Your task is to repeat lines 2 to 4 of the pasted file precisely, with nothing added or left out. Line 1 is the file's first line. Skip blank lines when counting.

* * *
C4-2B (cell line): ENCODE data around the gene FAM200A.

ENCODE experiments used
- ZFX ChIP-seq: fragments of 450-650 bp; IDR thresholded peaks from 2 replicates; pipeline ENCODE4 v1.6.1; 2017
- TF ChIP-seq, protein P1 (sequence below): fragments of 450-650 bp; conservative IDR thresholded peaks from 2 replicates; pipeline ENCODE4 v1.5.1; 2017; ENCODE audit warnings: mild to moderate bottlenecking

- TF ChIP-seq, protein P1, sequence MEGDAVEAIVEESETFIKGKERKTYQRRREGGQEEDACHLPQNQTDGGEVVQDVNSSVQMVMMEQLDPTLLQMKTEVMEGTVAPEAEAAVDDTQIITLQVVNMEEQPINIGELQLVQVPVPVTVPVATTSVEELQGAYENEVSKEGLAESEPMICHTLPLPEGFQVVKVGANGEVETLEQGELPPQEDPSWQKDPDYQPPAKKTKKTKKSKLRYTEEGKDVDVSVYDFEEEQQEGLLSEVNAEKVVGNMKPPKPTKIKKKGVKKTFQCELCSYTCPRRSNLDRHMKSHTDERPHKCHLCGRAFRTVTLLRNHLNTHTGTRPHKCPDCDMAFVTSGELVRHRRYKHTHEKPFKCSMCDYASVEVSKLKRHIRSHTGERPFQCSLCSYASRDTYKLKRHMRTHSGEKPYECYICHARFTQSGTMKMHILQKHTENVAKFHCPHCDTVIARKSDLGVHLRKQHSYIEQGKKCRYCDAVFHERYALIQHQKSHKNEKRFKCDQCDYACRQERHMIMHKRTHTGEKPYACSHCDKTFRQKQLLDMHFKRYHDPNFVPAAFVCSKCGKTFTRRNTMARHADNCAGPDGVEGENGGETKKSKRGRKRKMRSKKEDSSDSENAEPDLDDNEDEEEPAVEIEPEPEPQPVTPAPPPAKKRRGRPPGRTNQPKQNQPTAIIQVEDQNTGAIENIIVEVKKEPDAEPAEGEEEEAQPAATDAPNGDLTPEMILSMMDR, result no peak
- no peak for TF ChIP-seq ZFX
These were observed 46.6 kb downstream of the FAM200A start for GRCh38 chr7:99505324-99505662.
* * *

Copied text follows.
ENCODE experiments used
- ZFX ChIP-seq: fragments of 450-650 bp; IDR thresholded peaks from 2 replicates; pipeline ENCODE4 v1.6.1; 2017
- TF ChIP-seq, protein P1 (sequence below): fragments of 450-650 bp; conservative IDR thresholded peaks from 2 replicates; pipeline ENCODE4 v1.5.1; 2017; ENCODE audit warnings: mild to moderate bottlenecking